Ancient Mayan Temple found in Mexico’s Yucatan Peninsula
Archeologists in Mexico have found a roughly 1,000-year-old ancient Mayan temple in El Tigre, an archaeological site in the Yucatan Peninsula.
Dating back to 1000 to 1200 AD, the circular structure has two levels and was likely capped with a flat roof. Archeologists believe it was dedicated to the Mayan serpent deity Kukulcan, one of four major deities of the ancient Mayan religion.
Anthropologists and archeologists believe that the Mayan civilization started around 1500 BCE, and continued to thrive throughout Central America and southern North America until around 900 CE.
But the civilization continued to thrive in the Yucatan Peninsula for centuries longer, with its last city falling to the Spanish invaders in 1697.
Officials further believe it may be the same temple described in the writings of Don Pablo Paxbolon, who led the Mayan people in what is now the Mexican state of Tabasco between 1575 and 1576. His writings describe such temples in the area, each dedicated to one of the main deities.
While those specific temples have not yet been found, other circular structures in the Yucatan Peninsula have been uncovered, including in Edzna, Becan, Uxmal and Chichen Itza.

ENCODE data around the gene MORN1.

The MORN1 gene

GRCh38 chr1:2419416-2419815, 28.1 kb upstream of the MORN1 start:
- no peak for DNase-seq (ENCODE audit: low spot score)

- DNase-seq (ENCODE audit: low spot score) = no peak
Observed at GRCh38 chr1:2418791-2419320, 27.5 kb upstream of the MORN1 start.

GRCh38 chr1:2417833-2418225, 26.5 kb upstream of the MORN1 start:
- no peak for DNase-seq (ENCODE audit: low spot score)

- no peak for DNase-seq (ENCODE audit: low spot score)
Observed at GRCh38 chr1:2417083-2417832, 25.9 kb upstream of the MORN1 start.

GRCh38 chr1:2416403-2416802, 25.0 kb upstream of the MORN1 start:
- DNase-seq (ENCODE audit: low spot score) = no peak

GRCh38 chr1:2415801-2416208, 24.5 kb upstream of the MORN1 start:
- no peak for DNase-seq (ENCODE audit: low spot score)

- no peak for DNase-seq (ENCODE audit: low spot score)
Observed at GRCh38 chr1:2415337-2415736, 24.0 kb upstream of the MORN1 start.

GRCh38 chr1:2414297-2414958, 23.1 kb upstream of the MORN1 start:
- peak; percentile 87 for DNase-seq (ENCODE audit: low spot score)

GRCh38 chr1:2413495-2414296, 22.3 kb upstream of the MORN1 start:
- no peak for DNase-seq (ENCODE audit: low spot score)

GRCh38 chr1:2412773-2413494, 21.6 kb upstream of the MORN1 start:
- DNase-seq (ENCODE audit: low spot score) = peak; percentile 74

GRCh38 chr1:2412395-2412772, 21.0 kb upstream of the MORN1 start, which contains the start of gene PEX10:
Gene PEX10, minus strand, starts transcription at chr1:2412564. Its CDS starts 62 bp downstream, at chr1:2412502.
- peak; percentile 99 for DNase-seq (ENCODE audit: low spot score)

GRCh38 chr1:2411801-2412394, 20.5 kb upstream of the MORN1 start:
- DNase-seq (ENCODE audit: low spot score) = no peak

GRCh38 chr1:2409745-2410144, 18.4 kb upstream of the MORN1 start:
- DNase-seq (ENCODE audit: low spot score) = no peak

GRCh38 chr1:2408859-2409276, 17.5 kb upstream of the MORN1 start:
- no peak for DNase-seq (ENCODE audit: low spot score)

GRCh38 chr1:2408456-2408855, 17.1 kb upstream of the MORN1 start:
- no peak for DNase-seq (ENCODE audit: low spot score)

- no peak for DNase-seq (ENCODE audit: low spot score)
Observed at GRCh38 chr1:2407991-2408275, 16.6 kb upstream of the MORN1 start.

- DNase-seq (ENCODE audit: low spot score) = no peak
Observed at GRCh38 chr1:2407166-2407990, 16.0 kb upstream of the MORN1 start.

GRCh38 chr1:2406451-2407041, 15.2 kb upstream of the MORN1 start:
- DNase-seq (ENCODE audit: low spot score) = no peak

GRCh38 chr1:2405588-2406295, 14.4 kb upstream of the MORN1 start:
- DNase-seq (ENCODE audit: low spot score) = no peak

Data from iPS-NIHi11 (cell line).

The Yucatan Peninsula served as one of the last settlements for the Mayans before the civilization collapsed after the bloody Spanish invasion. Its fall remains a topic of debate among experts.
The discovery was made as part of a new railway, called the “Tren Maya” or Maya Train, being constructed in Mexico that will span 1,000 miles.
The project has been taking special care to preserve archeological artifacts and has already uncovered a large number of discoveries since the project began.
As of October 30, 2,698 structures, 249 items, 289,100 ceramic fragments and 177 partial or complete human remains have been found.
The Maya train is set to begin operations in December, 2023.
Sputnik / ABC Flash Point News 2023.